Truth by Analysis

Truth by Analysis : Games, Names, and Philosophy

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Description

What kind of subject is philosophy? Colin McGinn takes up this perennial question, defending the view that philosophy consists of conceptual analysis, construed broadly. Conceptual analysis is understood to involve the search for de re essences, but McGinn takes up various challenges to this meta-philosophy: that some concepts are merely family resemblance concepts with no definition in terms of necessary and sufficient conditions ("game", "language"); that it is
impossible to provide sufficient conditions for some philosophically important concepts without circularity ("knowledge", "intentional action"); that there exists an unsolved paradox of analysis; that there is no well-defined analytic-synthetic distinction; that names have no definition; and that
conceptual analysis is not properly naturalistic. Ultimately, McGinn finds none of these objections convincing: analysis emerges as both possible and fruitful.

At the same time, he rejects the idea of the "linguistic turn", arguing that analysis is not directed to language as such, but at reality. Going on to distinguish several types of analysis, with an emphasis on classical decompositional analysis, he shows different philosophical traditions to be engaged in conceptual analysis when properly understood. Philosophical activity has the kind of value possessed by play, McGinn claims, which differs from the kind of value possessed by scientific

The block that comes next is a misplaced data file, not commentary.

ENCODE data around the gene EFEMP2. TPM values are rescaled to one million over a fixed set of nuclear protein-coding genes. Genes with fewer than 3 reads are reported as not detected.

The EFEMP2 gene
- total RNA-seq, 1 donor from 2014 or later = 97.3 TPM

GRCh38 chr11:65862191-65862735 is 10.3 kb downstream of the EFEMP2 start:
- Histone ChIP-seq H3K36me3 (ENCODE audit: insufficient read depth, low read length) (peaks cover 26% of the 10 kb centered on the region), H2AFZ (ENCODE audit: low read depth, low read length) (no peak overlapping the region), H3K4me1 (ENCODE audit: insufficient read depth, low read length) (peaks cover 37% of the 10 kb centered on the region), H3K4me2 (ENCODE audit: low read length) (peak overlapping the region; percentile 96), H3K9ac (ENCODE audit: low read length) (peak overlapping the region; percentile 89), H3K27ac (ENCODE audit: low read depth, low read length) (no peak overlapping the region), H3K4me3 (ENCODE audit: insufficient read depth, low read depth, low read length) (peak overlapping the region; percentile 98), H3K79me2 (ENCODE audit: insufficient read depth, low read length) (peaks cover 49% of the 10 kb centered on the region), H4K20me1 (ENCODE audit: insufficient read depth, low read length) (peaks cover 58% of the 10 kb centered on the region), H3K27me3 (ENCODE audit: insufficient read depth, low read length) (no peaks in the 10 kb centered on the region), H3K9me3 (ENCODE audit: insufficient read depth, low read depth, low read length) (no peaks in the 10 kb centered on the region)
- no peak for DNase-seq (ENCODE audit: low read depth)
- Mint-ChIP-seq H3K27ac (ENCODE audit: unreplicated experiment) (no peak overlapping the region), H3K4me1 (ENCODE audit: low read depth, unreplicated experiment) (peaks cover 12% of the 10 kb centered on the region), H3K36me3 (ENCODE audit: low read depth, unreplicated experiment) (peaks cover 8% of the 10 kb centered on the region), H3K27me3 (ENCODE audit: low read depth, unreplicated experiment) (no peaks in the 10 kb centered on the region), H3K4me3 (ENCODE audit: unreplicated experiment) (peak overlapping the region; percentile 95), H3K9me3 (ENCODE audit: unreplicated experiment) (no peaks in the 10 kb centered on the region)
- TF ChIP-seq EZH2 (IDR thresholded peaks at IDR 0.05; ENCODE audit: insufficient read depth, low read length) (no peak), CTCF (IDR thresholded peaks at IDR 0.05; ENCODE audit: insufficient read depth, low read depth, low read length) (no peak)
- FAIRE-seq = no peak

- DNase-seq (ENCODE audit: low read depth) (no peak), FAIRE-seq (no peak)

activity. The book concludes with an analytic discussion of the prospects for traditional ontology and the nature of instantiation.

McGinn's study of the nature of philosophy shows us how philosophy can maintain its connection to the past while looking forward to a bright future.
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Product details

  • Hardback | 208 pages
  • 163 x 242 x 20mm | 408g
  • New York, United States
  • English
  • 0199856141
  • 9780199856145
  • 1,066,168

Table of contents

Preface ; 1. Philosophy and Analysis ; 2. Definition and Family Resemblance ; 3. Sufficiency and Circularity ; 4. The Paradox of Analysis ; 5. Psychologism and the Linguistic Turn ; 6. The Analytic-Synthetic Distinction ; 7. The Whole of Philosophy ; 8. The Sense of Names ; 9. Naturalism and Philosophical Method ; 10. Philosophy as Play ; 11. The Possibility of Ontology ; 12. The Concept of Instantiation ; Bibliography
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Review quote

McGinn's thesis is big, bold, and controversial. Even those who are dubious will find a lot to admire in his clearly written and vigorously argued book. * David Haugen, Philosophy in Review * an exciting book ... elegantly written * Richard Baron, Philosophy Now *
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About Colin Mcginn

Colin McGinn teaches philosophy at the University of Miami, specializing in philosophy of mind, metaphysics, and philosophy of language. He has taught at Rutgers University, Oxford University, and London University. He has published some twenty books, ranging from consciousness to evil, Shakespeare to sport, film to logic, Wittgenstein to imagination. He has written extensively for the general reading public, as well as publishing a novel. He is an
avid tennis player and surfer.
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